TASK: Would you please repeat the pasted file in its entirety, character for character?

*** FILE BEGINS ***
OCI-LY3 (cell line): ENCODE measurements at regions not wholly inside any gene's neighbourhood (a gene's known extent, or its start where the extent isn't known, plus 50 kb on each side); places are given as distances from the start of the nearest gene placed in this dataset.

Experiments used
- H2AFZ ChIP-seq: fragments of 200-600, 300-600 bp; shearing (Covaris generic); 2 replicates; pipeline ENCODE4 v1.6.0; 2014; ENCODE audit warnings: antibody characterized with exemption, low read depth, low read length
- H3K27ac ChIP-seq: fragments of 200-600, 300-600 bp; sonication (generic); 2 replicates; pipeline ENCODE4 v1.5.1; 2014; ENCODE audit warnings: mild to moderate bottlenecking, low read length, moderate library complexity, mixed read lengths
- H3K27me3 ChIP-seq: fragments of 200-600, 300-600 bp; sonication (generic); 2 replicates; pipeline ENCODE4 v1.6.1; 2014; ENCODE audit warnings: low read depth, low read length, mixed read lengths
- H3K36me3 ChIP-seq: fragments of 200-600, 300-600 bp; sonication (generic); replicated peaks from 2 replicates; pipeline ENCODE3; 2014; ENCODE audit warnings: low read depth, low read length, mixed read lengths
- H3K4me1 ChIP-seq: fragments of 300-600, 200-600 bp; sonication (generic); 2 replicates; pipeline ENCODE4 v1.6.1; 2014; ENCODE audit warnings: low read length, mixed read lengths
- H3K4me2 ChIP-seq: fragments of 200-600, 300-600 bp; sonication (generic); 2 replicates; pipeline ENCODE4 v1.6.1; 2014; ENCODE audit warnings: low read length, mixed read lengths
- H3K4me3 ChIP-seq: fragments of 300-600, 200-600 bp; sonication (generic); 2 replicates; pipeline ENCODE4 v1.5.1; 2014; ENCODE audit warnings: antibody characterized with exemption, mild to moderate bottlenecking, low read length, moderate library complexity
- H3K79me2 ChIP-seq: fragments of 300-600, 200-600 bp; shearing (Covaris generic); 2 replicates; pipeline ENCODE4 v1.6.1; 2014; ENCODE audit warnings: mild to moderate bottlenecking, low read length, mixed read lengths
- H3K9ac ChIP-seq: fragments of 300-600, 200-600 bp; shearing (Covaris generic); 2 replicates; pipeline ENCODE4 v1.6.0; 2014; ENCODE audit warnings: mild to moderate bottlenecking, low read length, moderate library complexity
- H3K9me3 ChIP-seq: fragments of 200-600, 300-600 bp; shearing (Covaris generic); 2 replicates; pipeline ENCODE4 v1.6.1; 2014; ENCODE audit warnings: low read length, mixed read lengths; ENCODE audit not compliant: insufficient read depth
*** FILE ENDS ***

OCI-LY3 (cell line): ENCODE measurements at regions not wholly inside any gene's neighbourhood (a gene's known extent, or its start where the extent isn't known, plus 50 kb on each side); places are given as distances from the start of the nearest gene placed in this dataset.

Experiments used
- H2AFZ ChIP-seq: fragments of 200-600, 300-600 bp; shearing (Covaris generic); 2 replicates; pipeline ENCODE4 v1.6.0; 2014; ENCODE audit warnings: antibody characterized with exemption, low read depth, low read length
- H3K27ac ChIP-seq: fragments of 200-600, 300-600 bp; sonication (generic); 2 replicates; pipeline ENCODE4 v1.5.1; 2014; ENCODE audit warnings: mild to moderate bottlenecking, low read length, moderate library complexity, mixed read lengths
- H3K27me3 ChIP-seq: fragments of 200-600, 300-600 bp; sonication (generic); 2 replicates; pipeline ENCODE4 v1.6.1; 2014; ENCODE audit warnings: low read depth, low read length, mixed read lengths
- H3K36me3 ChIP-seq: fragments of 200-600, 300-600 bp; sonication (generic); replicated peaks from 2 replicates; pipeline ENCODE3; 2014; ENCODE audit warnings: low read depth, low read length, mixed read lengths
- H3K4me1 ChIP-seq: fragments of 300-600, 200-600 bp; sonication (generic); 2 replicates; pipeline ENCODE4 v1.6.1; 2014; ENCODE audit warnings: low read length, mixed read lengths
- H3K4me2 ChIP-seq: fragments of 200-600, 300-600 bp; sonication (generic); 2 replicates; pipeline ENCODE4 v1.6.1; 2014; ENCODE audit warnings: low read length, mixed read lengths
- H3K4me3 ChIP-seq: fragments of 300-600, 200-600 bp; sonication (generic); 2 replicates; pipeline ENCODE4 v1.5.1; 2014; ENCODE audit warnings: antibody characterized with exemption, mild to moderate bottlenecking, low read length, moderate library complexity
- H3K79me2 ChIP-seq: fragments of 300-600, 200-600 bp; shearing (Covaris generic); 2 replicates; pipeline ENCODE4 v1.6.1; 2014; ENCODE audit warnings: mild to moderate bottlenecking, low read length, mixed read lengths
- H3K9ac ChIP-seq: fragments of 300-600, 200-600 bp; shearing (Covaris generic); 2 replicates; pipeline ENCODE4 v1.6.0; 2014; ENCODE audit warnings: mild to moderate bottlenecking, low read length, moderate library complexity
- H3K9me3 ChIP-seq: fragments of 200-600, 300-600 bp; shearing (Covaris generic); 2 replicates; pipeline ENCODE4 v1.6.1; 2014; ENCODE audit warnings: low read length, mixed read lengths; ENCODE audit not compliant: insufficient read depth